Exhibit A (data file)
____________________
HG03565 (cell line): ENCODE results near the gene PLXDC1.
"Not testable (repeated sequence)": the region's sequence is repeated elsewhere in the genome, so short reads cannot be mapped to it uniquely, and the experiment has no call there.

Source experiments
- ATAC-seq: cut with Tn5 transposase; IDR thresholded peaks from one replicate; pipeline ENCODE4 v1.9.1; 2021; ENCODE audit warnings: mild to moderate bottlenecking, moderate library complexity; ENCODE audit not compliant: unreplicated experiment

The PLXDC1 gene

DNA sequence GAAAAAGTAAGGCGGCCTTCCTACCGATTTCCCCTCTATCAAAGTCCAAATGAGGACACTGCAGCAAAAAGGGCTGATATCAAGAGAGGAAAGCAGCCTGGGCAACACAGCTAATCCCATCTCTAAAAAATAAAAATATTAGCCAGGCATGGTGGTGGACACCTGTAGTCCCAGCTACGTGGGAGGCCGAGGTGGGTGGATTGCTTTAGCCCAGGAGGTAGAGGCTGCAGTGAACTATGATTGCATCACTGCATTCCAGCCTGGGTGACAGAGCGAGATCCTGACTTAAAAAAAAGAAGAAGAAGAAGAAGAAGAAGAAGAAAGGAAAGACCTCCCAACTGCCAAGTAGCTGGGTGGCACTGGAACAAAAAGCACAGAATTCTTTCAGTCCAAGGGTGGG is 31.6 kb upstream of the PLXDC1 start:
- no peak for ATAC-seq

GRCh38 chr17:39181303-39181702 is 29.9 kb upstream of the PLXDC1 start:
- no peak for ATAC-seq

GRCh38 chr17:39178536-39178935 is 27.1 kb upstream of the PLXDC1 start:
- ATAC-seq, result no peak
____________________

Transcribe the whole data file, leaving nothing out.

HG03565 (cell line): ENCODE results near the gene PLXDC1.
"Not testable (repeated sequence)": the region's sequence is repeated elsewhere in the genome, so short reads cannot be mapped to it uniquely, and the experiment has no call there.

Source experiments
- ATAC-seq: cut with Tn5 transposase; IDR thresholded peaks from one replicate; pipeline ENCODE4 v1.9.1; 2021; ENCODE audit warnings: mild to moderate bottlenecking, moderate library complexity; ENCODE audit not compliant: unreplicated experiment

The PLXDC1 gene

DNA sequence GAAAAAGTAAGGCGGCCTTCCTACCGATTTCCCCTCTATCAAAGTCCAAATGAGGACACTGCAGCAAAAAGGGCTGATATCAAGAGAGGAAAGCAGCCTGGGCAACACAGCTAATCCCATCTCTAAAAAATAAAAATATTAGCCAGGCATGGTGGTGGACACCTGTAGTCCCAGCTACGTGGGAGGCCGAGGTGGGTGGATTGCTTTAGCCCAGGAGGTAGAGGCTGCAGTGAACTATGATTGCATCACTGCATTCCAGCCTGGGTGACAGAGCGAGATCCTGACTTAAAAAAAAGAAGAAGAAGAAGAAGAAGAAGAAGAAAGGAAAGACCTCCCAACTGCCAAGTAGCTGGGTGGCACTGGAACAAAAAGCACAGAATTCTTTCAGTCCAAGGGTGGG is 31.6 kb upstream of the PLXDC1 start:
- no peak for ATAC-seq

GRCh38 chr17:39181303-39181702 is 29.9 kb upstream of the PLXDC1 start:
- no peak for ATAC-seq

GRCh38 chr17:39178536-39178935 is 27.1 kb upstream of the PLXDC1 start:
- ATAC-seq, result no peak